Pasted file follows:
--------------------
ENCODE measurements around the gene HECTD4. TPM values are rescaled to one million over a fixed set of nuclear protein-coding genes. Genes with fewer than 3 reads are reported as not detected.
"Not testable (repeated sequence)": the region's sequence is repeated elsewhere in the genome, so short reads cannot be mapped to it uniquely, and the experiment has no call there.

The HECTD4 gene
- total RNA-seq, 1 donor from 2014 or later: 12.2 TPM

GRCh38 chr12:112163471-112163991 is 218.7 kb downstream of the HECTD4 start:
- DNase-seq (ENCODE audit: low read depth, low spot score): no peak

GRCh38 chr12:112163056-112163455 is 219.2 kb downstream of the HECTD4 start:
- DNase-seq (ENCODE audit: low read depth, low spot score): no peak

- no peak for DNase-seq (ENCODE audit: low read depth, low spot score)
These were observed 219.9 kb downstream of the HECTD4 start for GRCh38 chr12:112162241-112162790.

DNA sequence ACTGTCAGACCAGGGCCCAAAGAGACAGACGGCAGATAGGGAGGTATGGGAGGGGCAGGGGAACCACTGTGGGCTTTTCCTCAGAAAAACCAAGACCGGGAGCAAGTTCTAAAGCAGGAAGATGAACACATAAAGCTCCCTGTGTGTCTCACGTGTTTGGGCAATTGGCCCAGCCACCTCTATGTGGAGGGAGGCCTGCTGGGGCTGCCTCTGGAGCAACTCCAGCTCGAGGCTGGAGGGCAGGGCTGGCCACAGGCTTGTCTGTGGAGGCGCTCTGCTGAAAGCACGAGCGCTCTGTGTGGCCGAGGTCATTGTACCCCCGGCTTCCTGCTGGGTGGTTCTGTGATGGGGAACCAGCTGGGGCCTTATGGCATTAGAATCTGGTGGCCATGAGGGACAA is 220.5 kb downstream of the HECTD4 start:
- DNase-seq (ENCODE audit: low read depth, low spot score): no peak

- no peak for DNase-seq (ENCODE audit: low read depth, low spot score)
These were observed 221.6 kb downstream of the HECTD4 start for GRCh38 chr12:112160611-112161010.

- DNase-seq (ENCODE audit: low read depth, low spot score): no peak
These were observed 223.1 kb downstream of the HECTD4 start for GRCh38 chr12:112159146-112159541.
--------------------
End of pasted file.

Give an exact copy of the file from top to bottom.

ENCODE measurements around the gene HECTD4. TPM values are rescaled to one million over a fixed set of nuclear protein-coding genes. Genes with fewer than 3 reads are reported as not detected.
"Not testable (repeated sequence)": the region's sequence is repeated elsewhere in the genome, so short reads cannot be mapped to it uniquely, and the experiment has no call there.

The HECTD4 gene
- total RNA-seq, 1 donor from 2014 or later: 12.2 TPM

GRCh38 chr12:112163471-112163991 is 218.7 kb downstream of the HECTD4 start:
- DNase-seq (ENCODE audit: low read depth, low spot score): no peak

GRCh38 chr12:112163056-112163455 is 219.2 kb downstream of the HECTD4 start:
- DNase-seq (ENCODE audit: low read depth, low spot score): no peak

- no peak for DNase-seq (ENCODE audit: low read depth, low spot score)
These were observed 219.9 kb downstream of the HECTD4 start for GRCh38 chr12:112162241-112162790.

DNA sequence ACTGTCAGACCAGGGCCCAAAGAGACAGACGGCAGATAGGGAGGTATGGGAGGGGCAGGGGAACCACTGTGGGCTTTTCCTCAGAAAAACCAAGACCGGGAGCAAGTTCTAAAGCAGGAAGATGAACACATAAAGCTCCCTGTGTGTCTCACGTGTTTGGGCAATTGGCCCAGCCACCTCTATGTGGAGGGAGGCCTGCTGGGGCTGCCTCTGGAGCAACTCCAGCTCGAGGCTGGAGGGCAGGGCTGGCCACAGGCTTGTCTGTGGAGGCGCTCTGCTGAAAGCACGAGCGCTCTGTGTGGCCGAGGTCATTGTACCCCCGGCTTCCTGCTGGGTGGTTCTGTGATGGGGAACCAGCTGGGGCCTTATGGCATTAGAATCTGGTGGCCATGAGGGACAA is 220.5 kb downstream of the HECTD4 start:
- DNase-seq (ENCODE audit: low read depth, low spot score): no peak

- no peak for DNase-seq (ENCODE audit: low read depth, low spot score)
These were observed 221.6 kb downstream of the HECTD4 start for GRCh38 chr12:112160611-112161010.

- DNase-seq (ENCODE audit: low read depth, low spot score): no peak
These were observed 223.1 kb downstream of the HECTD4 start for GRCh38 chr12:112159146-112159541.